10.07.2010 - 10.07.2010 38 °C
Today has been one of my most rewarding of my whole trip so far, so please indulge me with your patience as I account for what you might just think was a car trip.
Today I turned up at 8.30 sharp to collect my hire car – a smart four door burgundy Honda, quite larger than my Punto back home. You may recall, if you’ve been able to bear with me from the start of my trip, that many weeks ago when I was staying with my cousin in Portland he was involved in a collision because his floor mat slipped onto the accelerator. So first things first – I got rid of the floor mat! I just about immediately got to grips with driving an automatic, it’s quite cool and almost feels as though you’re driving a milk float. I switched on the sat nav, set my destination of Austin, Texas and input an immediate detour to see the New Orleans’ Lower 9th. Ah, then came my next job! Unfortunately I had to fire Jill. Jill was the lady who would be directing me, and an American just wouldn’t do. Perhaps I’ve caught the race-sensitive-bug, but Emily from Britain immediately got a promotion and would be my company on my 500 mile journey.
I drove through to the Lower 9th of New Orleans, and I was actually pleased that I wasn’t able to find any devastation. Perhaps I didn’t look hard enough, but I didn’t want to intrude too deep into this community which has faced so much hardship. Still obvious, however, are the emergency markers on the houses – the infamous ‘X’s’ that indicate whether a property has been searched. I soon found my way onto I-10 and my road trip proper began. It wasn’t long before I broke out of the New Orleans city boundary and into the Louisiana countryside. Here among the vast and seemingly endless green swamps the only company were the occasional other cars driving through, prefab churches (temples to 1980s construction rather than any religion) and what seemed to be the mandatory ‘ADULT SHOP’ or ‘ADULT EXPERIENCE STORE’ adjacent to them – bringing a whole new spin to midnight mass.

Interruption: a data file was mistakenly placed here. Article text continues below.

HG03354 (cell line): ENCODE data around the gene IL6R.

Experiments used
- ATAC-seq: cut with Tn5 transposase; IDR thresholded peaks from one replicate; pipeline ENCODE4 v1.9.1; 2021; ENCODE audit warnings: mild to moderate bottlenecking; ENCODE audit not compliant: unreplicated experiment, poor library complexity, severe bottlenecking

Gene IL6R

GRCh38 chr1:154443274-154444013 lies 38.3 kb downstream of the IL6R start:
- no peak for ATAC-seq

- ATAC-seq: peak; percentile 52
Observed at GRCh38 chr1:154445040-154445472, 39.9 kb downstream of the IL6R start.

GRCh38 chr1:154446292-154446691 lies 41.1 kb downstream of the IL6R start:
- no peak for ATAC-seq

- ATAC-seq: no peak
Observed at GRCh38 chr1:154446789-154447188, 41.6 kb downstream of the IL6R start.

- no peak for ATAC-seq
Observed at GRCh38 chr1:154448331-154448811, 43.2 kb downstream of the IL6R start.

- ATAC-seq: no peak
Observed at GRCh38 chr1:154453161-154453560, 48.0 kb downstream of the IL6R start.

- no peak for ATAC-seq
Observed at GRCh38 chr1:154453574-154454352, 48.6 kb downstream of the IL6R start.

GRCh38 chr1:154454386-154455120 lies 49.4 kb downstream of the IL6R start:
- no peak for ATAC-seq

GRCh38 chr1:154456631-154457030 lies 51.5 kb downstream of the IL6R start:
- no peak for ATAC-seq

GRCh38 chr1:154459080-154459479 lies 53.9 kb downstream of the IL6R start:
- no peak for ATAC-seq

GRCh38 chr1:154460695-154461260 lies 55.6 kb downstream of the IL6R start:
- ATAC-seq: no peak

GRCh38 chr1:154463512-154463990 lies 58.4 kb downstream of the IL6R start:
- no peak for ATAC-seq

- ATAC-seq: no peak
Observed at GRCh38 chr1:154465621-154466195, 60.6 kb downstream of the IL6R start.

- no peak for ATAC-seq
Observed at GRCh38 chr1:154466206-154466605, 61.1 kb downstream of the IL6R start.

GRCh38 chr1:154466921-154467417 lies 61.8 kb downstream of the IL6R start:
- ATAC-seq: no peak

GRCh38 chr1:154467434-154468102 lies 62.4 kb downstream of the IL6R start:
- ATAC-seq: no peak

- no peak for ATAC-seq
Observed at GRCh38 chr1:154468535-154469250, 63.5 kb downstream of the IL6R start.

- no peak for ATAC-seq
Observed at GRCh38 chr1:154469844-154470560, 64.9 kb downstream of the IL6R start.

I felt bad for my Punto that I would be taking my biggest single car journey in another vehicle. I was pretty spoilt by the Honda; it had air conditioning, steering wheel radio controls and the absolute ultimate indulgence of cruise control. Before I discovered the advent of how to operate the radio I decided to play a game with myself. Much as a child in a swimming pool dares himself to hold his breathe underwater for as long as he can, I wanted to see how long I could last without air conditioning. Well I held out for eight minutes. It wasn’t long before I got playing with my steering wheel controls. On the left side was cruise control. It took me about 100 miles to work out how to operate it, but oh boy was it incredible! And what’s more, a push of my left thumb could accelerate and decelerate the car whilst in cruise mode – oh the possibilities! On the right side of the steering wheel were the radio controls. The idea is great in principle; however in practice for the system to function properly it requires choice. Down in the depths of Louisiana there really is zero choice and the only radio option was 140.9MHz. I don’t know if you’ve come across 140.9MHz before, maybe you have? Well 140.9MHz is a Christian rock channel. I really had little interest in listening to it. However, I caught myself for a moment, reflected on where I was and didn’t turn it off, in fact I turned it up. Riding with the cruise control on through one hundred miles of winding Louisiana swamps, past churches and adult superstores, with Christian rock blaring in the background, in that moment I couldn’t think of an experience quite as quintessentially American as this, and didn’t want to be anywhere else.